Thursday, 8 March 2018

Authors' Creative Pursuits: Thomas Enger

Authors are a very creative bunch - and for many of them, this isn’t only with words on the page. From drawing to painting, pottery to needlework, composing to singing, here’s a look at some authors’ creative pursuits.

I am delighted to welcome 




Have you always played the piano?
I started playing at the age of seven, and I did take lessons for about seven years. However, I'm almost illiterate when it comes to reading notes, and for a long period of time I hid that from my piano teacher by making her play the songs for me, and then I would memorise them and learn how to play them by ear. Needless to say, progress was slow, and for a good long while I only played the piano when I was having 'lessons'. I didn't really get anywhere with it, (I must have struggled with Beethoven's Moonlight Sonata for YEARS), so I stopped altogether when I was about 13. For a few years even the thought of playing the piano repulsed me; I was so fed up with it. Until something quite magical happened when I was about 18... (notice the cliffhanger here? Occupational hazard...)

And have you always composed music?
This is a funny story. Well, not ha-ha funny, but ... bear with me here for a second. When I was about 18 I was watching this movie, and there was a song on it towards the end which struck a chord in me (pardon the pun). It was a sad song, a piano song, and this was way before the age of Spotify and internet, so I couldn't just look it up and listen to it after the film was over. So I learned it by ear and ran up to the piano, just to see if I was able to play it. Because I loved it. And would you believe it, after just a few minutes of me tinkering around with these unfamiliar keys - there it was. The whole song. I could actually play it. That just completely blew my mind, and it sparked my interest for the instrument again, let me tell you. I tried to play some other songs I knew. Could play them, too, quite quickly. And after a while I wanted to see if I could compose some songs for myself, and ... you know the answer to that as well. After a while I played a few of them for my Dad, and he loved them. So I've been making music ever since.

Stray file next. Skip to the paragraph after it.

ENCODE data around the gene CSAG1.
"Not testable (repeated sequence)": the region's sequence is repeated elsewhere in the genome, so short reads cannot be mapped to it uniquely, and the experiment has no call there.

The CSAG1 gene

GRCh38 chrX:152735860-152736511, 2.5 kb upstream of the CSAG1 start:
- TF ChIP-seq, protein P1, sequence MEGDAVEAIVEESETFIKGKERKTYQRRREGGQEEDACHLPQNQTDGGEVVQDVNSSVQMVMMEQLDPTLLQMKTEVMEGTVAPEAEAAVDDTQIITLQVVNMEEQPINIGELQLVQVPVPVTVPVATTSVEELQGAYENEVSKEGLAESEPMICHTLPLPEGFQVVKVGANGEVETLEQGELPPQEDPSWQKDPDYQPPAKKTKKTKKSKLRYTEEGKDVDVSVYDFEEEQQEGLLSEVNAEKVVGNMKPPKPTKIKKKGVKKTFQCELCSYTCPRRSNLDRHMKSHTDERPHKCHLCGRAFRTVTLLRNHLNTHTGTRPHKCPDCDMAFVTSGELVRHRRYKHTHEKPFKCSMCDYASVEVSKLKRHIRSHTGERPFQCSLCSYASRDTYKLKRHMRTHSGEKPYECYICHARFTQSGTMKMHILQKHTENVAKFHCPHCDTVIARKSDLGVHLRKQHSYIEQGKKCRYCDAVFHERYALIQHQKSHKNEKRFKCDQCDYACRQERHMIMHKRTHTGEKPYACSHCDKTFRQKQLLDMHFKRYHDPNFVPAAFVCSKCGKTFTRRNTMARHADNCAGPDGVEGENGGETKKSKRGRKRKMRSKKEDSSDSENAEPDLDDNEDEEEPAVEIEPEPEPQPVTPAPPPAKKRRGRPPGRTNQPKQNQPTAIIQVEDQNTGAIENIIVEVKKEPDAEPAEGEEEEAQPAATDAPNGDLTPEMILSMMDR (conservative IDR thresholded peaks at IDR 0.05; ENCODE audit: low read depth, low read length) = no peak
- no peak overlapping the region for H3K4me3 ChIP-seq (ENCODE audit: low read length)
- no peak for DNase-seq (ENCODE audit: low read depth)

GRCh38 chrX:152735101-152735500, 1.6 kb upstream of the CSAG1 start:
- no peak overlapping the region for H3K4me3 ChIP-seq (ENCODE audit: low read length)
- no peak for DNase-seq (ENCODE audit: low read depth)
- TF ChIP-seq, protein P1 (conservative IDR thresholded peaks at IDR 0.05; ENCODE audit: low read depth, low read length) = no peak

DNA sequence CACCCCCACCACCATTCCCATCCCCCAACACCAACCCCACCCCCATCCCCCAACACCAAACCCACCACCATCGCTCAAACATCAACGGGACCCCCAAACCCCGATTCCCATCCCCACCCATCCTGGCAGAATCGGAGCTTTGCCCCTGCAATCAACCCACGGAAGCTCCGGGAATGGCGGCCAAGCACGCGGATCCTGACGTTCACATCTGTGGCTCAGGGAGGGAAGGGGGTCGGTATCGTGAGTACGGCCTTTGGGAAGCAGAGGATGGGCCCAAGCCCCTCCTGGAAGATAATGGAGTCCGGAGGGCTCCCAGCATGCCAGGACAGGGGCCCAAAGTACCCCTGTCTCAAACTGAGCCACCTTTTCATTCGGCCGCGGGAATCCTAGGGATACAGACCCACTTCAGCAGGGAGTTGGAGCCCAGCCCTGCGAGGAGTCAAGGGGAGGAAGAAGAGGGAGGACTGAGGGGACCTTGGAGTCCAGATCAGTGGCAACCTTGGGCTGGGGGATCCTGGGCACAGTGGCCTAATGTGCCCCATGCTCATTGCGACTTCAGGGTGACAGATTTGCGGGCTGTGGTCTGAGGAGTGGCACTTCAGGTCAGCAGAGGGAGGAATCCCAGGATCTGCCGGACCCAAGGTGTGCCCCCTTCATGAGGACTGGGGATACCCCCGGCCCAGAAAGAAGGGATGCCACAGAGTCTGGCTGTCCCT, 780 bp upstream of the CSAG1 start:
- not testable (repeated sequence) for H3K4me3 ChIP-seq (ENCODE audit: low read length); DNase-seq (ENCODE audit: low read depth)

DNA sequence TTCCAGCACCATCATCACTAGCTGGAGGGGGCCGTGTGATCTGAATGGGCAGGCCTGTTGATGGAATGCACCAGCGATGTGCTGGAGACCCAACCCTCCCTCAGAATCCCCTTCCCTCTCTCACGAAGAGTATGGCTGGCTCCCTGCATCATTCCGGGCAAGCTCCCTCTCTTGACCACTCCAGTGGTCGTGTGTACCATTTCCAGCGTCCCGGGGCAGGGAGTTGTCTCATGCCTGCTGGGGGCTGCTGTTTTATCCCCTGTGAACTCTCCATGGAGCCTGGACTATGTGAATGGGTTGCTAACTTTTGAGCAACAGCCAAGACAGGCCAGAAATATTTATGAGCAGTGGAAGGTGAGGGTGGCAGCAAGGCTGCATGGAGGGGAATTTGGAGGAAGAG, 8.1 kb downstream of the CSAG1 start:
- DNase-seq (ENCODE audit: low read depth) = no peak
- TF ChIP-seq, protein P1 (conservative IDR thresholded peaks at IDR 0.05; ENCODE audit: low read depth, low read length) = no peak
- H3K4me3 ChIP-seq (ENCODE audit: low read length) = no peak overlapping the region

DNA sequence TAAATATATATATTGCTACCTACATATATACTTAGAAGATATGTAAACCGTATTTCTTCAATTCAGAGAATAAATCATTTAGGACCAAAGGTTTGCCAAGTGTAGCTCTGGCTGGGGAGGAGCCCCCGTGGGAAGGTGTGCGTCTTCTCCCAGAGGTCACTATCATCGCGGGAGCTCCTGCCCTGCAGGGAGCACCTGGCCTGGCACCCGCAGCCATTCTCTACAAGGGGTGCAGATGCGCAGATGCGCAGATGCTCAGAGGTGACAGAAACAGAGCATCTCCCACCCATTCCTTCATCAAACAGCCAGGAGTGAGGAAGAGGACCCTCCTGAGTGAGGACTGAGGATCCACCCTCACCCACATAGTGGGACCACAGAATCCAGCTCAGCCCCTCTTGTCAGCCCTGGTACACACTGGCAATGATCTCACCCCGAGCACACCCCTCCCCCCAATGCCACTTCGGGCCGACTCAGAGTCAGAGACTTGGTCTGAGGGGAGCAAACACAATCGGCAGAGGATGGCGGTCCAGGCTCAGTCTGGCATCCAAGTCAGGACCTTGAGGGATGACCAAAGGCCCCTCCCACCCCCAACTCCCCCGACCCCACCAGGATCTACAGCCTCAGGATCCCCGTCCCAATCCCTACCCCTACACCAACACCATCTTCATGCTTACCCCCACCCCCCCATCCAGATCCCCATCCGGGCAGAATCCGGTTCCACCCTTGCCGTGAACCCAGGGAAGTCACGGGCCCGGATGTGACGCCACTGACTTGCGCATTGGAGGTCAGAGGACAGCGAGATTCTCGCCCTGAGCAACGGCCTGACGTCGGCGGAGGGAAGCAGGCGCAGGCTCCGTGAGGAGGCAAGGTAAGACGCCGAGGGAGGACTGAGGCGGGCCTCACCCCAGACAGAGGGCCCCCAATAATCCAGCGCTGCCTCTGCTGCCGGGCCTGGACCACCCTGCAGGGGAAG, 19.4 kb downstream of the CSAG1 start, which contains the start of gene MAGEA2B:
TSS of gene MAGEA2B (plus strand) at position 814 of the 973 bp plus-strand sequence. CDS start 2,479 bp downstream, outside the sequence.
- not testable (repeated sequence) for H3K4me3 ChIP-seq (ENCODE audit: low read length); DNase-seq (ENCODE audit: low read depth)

Which movie was it, you may wonder? 9 1/2 weeks starring Kim Basinger and Mickey Rourke. Yes, the one (the closest thing you got to porn back in those days). I was 18, remember?

How often do you play the piano and compose?
It depends on my schedule, and it comes and goes a lot. I can easily go for a few weeks without playing it at all, while in other periods of time I'm on it on a daily basis. For hours. Especially if there's something I need to process somehow. I find it very rewarding to be able to put feelings or emotions into a piece of music.

Do you think your composing/music helps your writing?